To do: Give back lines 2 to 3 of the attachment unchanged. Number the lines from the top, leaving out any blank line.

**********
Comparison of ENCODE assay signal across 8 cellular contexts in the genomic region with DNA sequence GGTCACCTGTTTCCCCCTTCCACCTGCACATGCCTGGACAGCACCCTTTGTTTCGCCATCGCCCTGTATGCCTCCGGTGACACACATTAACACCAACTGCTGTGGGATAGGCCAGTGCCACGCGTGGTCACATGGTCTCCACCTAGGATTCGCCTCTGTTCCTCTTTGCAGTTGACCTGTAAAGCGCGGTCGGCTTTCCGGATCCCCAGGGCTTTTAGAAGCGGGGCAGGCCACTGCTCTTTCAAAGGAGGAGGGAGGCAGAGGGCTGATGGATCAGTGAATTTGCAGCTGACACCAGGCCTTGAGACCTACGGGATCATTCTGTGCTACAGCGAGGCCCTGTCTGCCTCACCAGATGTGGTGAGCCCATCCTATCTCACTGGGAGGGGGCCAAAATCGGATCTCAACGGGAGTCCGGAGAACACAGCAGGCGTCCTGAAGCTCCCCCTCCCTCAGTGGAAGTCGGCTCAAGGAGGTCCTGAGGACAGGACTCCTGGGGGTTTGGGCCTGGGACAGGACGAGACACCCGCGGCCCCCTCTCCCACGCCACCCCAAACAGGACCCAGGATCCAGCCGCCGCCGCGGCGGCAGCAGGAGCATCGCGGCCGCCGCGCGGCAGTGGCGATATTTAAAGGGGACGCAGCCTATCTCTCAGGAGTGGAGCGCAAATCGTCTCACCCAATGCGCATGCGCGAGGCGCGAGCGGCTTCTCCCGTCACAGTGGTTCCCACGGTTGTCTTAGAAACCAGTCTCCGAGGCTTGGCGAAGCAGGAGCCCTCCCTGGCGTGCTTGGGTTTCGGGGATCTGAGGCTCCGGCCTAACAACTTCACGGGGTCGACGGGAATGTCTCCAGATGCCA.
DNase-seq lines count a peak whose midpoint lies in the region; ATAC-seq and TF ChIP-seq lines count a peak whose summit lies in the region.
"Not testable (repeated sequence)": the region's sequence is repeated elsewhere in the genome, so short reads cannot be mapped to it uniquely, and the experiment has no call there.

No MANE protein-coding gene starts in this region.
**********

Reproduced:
DNase-seq lines count a peak whose midpoint lies in the region; ATAC-seq and TF ChIP-seq lines count a peak whose summit lies in the region.
"Not testable (repeated sequence)": the region's sequence is repeated elsewhere in the genome, so short reads cannot be mapped to it uniquely, and the experiment has no call there.